"Pinball is an American icon. It's not going anywhere," says Dankberg.
The company has tied its manufacturing to marketing, with themed games such as a South Park version, and improved mechanical play to attract a wider audience while retaining its base -- baby boomers like Morrison.
Back at PinBash, a sweaty Morrison points to games in his garage that have won blue ribbons at state and regional pinball tournaments, where custom-built machines are judged and awarded. Morrison has a rare 1977 KISS pinball machine set up for tonight's festivities, as well as a Stargazer inside the house where another playroom is set up. Both retail in the thousands.
"I need a new switch, don't I?" Morrison calls out to his friend, who slams the playfield back down on the Hyperball machine -- it clunks like the hood of an '87 Chevy.
Many of these machines date back that far, and pliers, a screwdriver and a hammer will fix just about anything. The same can't be said for an Xbox meltdown.
Collectors like Morrison are more important customers than they were in the past for Stern, which has also broadened its business overseas and has partnered with Best Buy to offer pinball machines online and in stores.
Pinball in the family
As collector-centric as pinball may seem, "It's one of the only hobbies I know you can make money at," Hassell says. Pinball could be an expensive hobby (a new Tron game retails for about $6,500), but Hassell is adept at buying and flipping machines. "I like tinkering with them as much as I like playing."
If he wants a new one, he usually sells an old one and rents other games out to local restaurants or bars (in two weeks you earn about $30 off a machine). Each machine is a playing investment, a kind of slow-growth mutual fund.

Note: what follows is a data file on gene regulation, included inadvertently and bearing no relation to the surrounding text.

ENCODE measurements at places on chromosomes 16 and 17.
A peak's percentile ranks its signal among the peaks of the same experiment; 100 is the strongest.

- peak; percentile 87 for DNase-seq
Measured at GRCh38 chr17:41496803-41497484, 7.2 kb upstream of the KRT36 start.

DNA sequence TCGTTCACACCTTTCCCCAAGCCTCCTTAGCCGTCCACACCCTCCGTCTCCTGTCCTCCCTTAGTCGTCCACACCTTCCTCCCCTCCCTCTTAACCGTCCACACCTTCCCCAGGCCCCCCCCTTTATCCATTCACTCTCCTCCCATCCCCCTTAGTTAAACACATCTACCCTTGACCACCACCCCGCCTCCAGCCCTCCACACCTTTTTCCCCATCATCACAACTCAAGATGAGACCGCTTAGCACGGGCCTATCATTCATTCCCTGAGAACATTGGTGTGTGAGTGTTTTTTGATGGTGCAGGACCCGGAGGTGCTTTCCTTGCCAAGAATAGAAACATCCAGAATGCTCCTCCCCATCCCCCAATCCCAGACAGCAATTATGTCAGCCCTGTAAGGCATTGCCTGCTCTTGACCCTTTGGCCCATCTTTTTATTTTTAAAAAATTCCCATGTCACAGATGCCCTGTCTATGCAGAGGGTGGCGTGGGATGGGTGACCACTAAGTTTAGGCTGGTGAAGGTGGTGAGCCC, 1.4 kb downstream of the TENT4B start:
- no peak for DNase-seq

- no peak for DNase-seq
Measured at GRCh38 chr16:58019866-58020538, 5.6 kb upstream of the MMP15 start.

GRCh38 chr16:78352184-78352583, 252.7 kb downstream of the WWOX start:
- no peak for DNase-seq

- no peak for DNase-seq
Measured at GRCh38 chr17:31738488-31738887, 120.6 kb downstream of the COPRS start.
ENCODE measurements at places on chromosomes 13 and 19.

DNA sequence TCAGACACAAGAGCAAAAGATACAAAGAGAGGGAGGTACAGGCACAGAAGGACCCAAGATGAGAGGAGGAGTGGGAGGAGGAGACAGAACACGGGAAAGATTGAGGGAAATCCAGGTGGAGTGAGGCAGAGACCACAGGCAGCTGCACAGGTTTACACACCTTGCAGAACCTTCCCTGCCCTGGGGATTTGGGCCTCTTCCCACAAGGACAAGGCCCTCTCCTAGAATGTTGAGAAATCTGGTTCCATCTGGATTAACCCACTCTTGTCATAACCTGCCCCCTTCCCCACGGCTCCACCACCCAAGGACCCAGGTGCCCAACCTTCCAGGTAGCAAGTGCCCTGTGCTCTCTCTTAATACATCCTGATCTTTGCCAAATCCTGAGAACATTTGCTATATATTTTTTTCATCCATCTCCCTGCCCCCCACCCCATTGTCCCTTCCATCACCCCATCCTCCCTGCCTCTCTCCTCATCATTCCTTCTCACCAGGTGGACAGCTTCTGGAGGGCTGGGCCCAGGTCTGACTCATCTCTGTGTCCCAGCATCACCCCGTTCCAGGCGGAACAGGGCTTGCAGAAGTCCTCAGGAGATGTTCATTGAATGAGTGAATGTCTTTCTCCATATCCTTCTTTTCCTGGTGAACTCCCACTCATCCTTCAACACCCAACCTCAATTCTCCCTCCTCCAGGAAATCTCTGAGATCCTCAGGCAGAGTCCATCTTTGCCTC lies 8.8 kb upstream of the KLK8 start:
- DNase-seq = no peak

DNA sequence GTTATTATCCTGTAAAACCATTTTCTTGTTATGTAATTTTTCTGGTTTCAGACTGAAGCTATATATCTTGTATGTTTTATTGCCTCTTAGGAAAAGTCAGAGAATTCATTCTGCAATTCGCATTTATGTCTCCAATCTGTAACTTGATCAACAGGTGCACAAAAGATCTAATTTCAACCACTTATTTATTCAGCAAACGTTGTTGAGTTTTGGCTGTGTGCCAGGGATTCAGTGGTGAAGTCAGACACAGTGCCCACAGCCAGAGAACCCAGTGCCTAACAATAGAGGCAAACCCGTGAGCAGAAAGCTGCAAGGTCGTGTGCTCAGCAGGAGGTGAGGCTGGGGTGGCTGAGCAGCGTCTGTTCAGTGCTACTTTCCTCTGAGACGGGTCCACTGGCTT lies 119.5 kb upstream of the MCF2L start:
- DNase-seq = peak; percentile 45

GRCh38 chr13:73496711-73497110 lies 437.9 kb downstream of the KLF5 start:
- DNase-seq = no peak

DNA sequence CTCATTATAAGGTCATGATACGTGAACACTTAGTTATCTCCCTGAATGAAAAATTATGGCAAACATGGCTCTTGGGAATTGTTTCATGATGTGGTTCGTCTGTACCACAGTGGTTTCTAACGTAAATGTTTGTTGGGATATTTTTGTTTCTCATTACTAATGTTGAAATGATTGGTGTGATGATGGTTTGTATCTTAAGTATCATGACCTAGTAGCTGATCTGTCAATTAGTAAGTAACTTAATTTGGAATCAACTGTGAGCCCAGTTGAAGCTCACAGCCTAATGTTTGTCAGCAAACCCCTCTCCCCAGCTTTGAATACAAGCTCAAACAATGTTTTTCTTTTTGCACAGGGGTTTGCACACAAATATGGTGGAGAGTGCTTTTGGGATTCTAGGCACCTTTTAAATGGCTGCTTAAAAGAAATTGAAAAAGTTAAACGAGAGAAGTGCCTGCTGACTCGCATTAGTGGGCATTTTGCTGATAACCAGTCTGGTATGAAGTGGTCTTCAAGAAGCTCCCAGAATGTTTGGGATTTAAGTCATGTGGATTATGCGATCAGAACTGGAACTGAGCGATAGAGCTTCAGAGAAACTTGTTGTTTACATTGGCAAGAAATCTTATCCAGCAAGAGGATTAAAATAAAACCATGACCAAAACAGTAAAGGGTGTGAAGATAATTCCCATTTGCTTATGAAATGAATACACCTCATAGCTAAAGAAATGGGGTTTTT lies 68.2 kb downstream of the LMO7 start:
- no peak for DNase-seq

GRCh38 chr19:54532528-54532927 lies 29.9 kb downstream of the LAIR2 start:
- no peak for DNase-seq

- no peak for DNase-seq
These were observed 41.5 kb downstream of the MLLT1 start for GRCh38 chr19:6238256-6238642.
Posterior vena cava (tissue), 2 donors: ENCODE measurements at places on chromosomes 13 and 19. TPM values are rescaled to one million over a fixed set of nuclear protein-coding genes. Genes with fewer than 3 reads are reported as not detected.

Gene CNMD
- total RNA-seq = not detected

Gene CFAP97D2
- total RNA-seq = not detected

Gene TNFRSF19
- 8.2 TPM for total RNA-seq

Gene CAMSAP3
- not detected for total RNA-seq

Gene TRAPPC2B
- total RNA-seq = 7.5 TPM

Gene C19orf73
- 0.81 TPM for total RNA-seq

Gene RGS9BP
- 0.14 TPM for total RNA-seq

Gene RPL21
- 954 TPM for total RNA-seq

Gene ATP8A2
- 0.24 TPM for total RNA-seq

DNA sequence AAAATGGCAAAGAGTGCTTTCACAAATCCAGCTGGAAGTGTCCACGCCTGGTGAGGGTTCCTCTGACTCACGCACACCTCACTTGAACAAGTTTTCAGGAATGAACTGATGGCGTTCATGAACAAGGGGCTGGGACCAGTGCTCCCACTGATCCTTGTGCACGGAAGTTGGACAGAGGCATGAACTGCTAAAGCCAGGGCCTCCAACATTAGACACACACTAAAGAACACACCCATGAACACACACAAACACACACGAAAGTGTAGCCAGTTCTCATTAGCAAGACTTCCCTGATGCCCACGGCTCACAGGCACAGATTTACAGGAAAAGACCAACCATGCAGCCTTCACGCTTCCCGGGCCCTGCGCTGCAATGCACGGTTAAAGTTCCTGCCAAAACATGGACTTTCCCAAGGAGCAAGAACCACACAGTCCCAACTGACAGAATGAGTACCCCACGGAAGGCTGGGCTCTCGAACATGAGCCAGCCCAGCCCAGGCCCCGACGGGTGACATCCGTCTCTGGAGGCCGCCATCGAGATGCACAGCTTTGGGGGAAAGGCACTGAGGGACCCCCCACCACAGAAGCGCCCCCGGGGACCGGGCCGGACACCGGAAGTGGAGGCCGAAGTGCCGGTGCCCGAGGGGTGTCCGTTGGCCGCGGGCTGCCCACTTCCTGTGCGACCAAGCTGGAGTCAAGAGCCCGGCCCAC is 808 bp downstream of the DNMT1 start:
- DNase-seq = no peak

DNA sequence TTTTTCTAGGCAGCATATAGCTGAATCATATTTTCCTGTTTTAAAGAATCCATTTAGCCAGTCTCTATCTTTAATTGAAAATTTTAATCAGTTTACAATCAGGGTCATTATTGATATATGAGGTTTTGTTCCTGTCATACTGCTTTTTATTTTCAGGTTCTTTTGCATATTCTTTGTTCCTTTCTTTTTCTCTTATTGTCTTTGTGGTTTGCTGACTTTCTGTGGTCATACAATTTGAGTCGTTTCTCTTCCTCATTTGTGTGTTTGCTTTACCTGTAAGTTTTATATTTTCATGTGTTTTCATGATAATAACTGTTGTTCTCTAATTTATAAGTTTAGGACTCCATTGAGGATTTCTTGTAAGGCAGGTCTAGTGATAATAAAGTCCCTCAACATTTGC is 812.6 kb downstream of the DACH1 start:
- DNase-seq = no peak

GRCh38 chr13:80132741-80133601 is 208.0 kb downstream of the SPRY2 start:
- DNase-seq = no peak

Hassell started the Texas Pinball Festival 10 years ago and created a website, hassellcastle.com, for fellow pinball enthusiasts. He has 250 subscribers, mostly from the DFW area. He hopes his two young sons will carry on the tradition. Right now, they barely clear the height of the machines set up in the family game room, but they're wowed by the lights, sounds and moving parts.
Tonight, Hassell's 8-year-old son, Andrew, is trying to get to the next level of Tron. He's putting all his might into it. Wiggling his bottom, jerking his little body, he's concentrating on the steel burnished balls, aiming them in the right corner at the right time for the right score.
Hassell's wife, Pam, doesn't seem to mind the noise and neon glow upstairs. "It's fun for the kids," she says.
A pinball family does have its conflicts, though. Dinner will not stop a scoring streak. Yelling up the stairs may not stop a game either, but "a light bulb goes out [on one of these machines], and he's Johnny-on-the-spot," says Pam, tossing her husband a knowing look. The same can't be said for other chores.
Despite its sustained popularity among wistful die-hards (and bars and arcades looking to make a buck off nostalgia), pinball is not gaining ground, says Morrison, who hopes his teenage boys will retain interest in his hobby but understands that the flip of a paddle and bing-bing-bing of a combo may be too old-school for most young people.
"I'm assuming when I'm gone, these things are gone, too," he says, pointing to his beloved machines.
But not tonight. Tonight the ball is wild!